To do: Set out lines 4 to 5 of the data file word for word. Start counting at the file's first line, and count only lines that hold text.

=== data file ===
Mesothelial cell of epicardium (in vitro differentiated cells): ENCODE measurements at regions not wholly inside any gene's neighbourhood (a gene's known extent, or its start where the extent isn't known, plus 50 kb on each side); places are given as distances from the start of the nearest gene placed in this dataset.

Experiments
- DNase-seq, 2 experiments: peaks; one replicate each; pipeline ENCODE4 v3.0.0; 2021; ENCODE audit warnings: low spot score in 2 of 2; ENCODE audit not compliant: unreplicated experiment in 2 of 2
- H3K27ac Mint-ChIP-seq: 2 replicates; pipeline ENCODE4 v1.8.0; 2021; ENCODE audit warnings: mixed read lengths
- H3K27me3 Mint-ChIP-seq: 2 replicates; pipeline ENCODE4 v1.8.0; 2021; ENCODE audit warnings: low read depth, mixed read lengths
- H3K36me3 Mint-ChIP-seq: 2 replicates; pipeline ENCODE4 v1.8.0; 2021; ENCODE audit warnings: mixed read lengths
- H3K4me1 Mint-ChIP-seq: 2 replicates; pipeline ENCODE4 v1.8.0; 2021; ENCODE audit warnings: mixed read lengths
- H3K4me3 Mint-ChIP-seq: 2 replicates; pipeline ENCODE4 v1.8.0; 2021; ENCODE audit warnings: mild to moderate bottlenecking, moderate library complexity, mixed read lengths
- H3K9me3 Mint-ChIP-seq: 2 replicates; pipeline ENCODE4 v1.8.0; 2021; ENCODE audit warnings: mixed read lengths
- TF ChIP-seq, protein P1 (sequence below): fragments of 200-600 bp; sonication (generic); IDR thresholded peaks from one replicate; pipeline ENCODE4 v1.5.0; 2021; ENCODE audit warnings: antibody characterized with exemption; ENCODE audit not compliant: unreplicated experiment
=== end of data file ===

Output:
- H3K27ac Mint-ChIP-seq: 2 replicates; pipeline ENCODE4 v1.8.0; 2021; ENCODE audit warnings: mixed read lengths
- H3K27me3 Mint-ChIP-seq: 2 replicates; pipeline ENCODE4 v1.8.0; 2021; ENCODE audit warnings: low read depth, mixed read lengths